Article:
There comes a moment in every band’s life when they are forced to change either by choice or by circumstance. This is the time when they need to adapt to their surroundings in order to survive. For Dutch band Gorefest that time arrived when they were set to write and record their second album “False”. The Dutch death metal mavens Gorefest had taken in new perspectives and ideas from touring regionally with the celebrated Carcass and Revenant, and their second offering was bound to reflect those new experiences. “False” - the band’s second full-length release - differs significantly from their “Mindloss” debut. Not only is this album more mature musically and lyrically, it also is the band’s most proficiently and professionally executed product up until that point with producer Colin Richardson behind the console providing his finest work.
As a matter of providing the right amount of context and perspective we need to get some history out of the way first. Since “Mindloss” the band lost its rhythm section with the ousting of both main songwriter Alex van Schaik (guitar) and Marc Hoogedoorn (drums). There are conflicting reports on why exactly both members left, either by their own accord, or that they were fired from their positions. Sources note that van Schaik and Hoogedoorn were relieved of duty because Jan-Chris De Koeijer (vocals, bass guitar) and Frank Harthoorn (lead guitar) were dissatisfied with their level of musicianship. Other sources claim that Hoogedoorn was ousted due to a lack of interest. Whatever the case, Gorefest didn’t wane in the creative - and musical sense due to the absence of the duo’s input into the songwriting. In fact, their dismissal seemed to light a fire under the unit. Gorefest sounds more determined, more focused and hungrier than ever before. "False" was bound to sound different. Very different.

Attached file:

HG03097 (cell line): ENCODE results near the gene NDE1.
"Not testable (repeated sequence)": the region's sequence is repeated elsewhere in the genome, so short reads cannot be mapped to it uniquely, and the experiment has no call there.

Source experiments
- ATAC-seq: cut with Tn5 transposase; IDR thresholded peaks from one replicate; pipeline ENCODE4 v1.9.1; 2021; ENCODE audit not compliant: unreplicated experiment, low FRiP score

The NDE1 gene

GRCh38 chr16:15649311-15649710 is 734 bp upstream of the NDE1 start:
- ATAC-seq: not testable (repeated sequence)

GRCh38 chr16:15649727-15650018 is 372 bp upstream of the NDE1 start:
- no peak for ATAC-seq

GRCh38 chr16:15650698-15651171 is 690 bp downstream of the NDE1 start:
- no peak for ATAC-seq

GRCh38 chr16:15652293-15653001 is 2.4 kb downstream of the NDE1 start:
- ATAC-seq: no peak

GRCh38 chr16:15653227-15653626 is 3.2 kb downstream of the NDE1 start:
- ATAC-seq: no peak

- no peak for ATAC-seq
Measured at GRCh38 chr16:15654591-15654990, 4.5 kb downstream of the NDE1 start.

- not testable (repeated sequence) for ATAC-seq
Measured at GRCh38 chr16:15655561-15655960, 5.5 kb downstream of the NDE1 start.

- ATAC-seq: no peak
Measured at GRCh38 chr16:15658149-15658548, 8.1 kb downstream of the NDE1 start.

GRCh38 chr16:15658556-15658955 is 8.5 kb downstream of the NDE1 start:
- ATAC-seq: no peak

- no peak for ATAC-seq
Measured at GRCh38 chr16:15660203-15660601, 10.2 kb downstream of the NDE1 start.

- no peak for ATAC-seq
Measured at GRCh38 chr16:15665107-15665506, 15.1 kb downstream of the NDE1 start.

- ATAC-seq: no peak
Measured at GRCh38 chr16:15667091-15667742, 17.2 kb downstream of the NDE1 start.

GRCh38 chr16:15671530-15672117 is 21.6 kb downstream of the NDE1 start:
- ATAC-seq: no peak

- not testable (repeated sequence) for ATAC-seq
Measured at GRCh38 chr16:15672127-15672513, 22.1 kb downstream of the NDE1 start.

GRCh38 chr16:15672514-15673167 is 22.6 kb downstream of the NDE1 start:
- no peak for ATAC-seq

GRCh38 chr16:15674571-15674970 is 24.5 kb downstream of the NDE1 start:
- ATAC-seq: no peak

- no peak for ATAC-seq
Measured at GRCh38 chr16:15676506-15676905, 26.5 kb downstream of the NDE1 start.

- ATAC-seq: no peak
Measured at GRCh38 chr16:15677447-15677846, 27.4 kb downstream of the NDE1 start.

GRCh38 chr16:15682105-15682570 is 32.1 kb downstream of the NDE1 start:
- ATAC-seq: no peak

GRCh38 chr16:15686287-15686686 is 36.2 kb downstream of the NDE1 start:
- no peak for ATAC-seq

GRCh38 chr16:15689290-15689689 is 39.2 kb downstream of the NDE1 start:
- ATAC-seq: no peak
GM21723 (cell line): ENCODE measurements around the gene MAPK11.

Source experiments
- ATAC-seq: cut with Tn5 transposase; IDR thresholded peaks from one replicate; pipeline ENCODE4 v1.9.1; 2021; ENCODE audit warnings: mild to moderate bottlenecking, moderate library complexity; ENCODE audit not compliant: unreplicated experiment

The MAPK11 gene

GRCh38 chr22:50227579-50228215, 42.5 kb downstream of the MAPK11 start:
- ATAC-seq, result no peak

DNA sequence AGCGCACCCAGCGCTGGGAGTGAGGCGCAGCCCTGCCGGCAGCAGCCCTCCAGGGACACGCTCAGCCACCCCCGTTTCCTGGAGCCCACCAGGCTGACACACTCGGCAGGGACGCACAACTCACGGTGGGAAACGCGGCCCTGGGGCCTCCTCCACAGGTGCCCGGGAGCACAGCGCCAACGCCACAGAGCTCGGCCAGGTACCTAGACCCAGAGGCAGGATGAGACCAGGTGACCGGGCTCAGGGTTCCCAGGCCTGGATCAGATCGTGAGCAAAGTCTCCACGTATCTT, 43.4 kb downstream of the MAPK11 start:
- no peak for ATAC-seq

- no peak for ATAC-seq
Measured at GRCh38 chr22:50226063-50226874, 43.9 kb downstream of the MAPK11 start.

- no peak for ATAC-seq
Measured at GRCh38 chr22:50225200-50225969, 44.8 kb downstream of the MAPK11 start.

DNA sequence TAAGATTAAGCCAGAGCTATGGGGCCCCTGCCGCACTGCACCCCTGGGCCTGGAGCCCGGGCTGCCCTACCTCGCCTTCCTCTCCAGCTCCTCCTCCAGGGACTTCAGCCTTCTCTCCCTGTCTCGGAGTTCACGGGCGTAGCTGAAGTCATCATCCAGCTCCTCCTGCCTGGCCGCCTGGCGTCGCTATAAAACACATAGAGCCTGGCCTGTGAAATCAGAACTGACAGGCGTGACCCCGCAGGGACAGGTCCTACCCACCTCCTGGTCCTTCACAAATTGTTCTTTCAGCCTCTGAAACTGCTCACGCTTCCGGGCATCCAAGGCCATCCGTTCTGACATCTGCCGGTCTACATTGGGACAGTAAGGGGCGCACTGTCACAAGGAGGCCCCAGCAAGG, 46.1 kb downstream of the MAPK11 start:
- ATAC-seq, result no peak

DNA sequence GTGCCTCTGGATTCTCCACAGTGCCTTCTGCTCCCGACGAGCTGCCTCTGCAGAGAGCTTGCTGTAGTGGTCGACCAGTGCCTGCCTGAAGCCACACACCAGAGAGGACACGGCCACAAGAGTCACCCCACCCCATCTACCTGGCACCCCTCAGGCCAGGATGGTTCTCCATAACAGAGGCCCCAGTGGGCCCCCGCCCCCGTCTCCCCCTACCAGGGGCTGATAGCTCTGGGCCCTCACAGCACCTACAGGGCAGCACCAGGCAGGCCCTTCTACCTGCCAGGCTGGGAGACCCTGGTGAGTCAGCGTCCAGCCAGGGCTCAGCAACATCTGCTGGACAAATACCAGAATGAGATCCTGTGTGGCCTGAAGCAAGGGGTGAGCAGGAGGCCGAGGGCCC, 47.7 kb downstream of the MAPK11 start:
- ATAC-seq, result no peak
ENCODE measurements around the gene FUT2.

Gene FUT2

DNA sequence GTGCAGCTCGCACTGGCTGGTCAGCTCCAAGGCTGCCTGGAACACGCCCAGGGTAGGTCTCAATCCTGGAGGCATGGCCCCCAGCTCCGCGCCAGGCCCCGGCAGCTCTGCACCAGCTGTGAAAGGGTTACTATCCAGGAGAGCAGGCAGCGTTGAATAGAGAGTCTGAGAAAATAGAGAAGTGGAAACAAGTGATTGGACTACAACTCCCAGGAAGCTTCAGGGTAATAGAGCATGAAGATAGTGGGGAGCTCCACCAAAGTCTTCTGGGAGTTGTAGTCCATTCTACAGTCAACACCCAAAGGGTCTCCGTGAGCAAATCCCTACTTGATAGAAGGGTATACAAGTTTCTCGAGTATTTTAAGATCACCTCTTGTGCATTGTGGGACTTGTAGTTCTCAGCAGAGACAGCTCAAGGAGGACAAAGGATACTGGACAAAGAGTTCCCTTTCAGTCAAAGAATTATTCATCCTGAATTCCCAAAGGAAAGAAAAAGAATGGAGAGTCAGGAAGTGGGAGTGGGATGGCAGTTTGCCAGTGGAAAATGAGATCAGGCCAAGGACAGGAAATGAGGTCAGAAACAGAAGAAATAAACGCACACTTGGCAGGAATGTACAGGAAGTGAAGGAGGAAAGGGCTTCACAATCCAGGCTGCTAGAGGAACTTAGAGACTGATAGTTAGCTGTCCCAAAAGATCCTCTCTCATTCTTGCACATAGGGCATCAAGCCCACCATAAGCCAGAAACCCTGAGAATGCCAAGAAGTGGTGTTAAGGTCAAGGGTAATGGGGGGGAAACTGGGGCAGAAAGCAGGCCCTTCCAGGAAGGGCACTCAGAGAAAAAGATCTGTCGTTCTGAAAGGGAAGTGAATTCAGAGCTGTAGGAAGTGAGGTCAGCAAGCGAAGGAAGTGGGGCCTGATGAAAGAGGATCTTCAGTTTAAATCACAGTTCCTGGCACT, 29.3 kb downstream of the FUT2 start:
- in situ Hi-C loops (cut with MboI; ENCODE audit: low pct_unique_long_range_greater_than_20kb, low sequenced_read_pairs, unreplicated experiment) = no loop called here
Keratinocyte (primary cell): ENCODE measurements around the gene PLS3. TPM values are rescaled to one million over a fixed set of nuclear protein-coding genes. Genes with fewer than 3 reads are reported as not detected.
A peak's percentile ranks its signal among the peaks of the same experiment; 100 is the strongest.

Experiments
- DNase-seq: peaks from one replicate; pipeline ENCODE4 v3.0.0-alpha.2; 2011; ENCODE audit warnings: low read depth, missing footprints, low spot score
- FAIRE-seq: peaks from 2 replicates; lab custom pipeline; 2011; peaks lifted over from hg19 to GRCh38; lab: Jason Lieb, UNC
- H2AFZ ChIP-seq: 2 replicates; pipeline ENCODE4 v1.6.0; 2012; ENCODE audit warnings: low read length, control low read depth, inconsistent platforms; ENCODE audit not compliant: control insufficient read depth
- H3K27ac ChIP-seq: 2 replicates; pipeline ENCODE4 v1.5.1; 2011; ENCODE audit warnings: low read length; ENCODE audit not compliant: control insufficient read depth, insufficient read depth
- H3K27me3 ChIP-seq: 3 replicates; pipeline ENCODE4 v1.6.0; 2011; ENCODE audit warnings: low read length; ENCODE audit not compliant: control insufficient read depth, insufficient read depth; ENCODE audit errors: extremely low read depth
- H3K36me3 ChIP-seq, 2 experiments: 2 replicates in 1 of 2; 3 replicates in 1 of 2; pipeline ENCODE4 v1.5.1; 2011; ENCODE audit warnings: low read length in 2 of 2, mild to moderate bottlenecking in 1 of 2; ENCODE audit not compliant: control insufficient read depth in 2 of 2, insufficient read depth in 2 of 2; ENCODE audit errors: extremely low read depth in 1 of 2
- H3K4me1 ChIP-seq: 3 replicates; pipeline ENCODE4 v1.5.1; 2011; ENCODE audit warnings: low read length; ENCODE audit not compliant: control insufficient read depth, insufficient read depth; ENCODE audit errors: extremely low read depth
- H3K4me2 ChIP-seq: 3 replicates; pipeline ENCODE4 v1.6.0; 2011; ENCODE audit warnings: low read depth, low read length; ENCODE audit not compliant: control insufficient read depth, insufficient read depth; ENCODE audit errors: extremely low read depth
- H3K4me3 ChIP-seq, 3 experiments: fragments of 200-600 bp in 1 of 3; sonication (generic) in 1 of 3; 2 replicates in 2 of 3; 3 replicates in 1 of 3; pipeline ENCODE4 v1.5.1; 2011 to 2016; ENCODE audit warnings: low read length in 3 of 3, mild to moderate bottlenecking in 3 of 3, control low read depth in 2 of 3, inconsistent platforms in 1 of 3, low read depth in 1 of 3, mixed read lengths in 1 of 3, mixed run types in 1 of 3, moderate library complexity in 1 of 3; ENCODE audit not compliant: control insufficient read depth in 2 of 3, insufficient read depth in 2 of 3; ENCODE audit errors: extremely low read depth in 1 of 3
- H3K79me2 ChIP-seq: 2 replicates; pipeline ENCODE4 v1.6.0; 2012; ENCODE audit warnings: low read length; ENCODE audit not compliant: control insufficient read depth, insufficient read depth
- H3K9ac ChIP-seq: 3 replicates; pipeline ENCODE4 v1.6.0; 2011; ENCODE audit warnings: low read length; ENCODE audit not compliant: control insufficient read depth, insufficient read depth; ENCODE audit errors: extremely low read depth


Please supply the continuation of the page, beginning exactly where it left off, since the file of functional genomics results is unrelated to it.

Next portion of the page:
“False” is notable because it is the writing and recording debut for lead guitarist Boudewijn Bonebakker, whose sparkling and melodic guitar work would come to characterize the band in the years to follow. Ed Warby, the new man behind the drums, came into the band a mere two weeks before recordings were set to commence. To say that his arrival was met with trepidation would be an understatement, as he cut his teeth in traditional metal outfit Elegy. Despite all these reservations the two new recruits make a spectacular debut. Bonebakker trades off leads with Frank Harthoorn like he had been doing it for years and new skinsman Ed Warby is ten times the drummer Marc Hoogedoorn ever was. Whether playing at breakneck pace, or doom-like dirge tempos Warby does all without breaking a sweat. Overall his drumming is more sophisticated, better arranged and balanced than Hoogedoorn’s one-dimensional beats.
Freed of the restricting shackles of horror and gore, Jan-Chris De Koeijer writes about socially relevant subjects such as war, national-socialism/racism, the influence of mass media, the hypocrisy of organized religion and its practitioners, televangelism and the insignificance of the individual in a consumption-driven society that treats people as disposable goods. It can be argued that De Koeijer was no Chuck Schuldiner, and while it is clear that English wasn’t his first language, the subjects touched upon and their treatment at least are worth mentioning. Although this record was released two decades ago, the subjects they talk about are as relevant now as they were back then. This is the sort of stuff that this worthy of reflection anytime – back then, now and in the future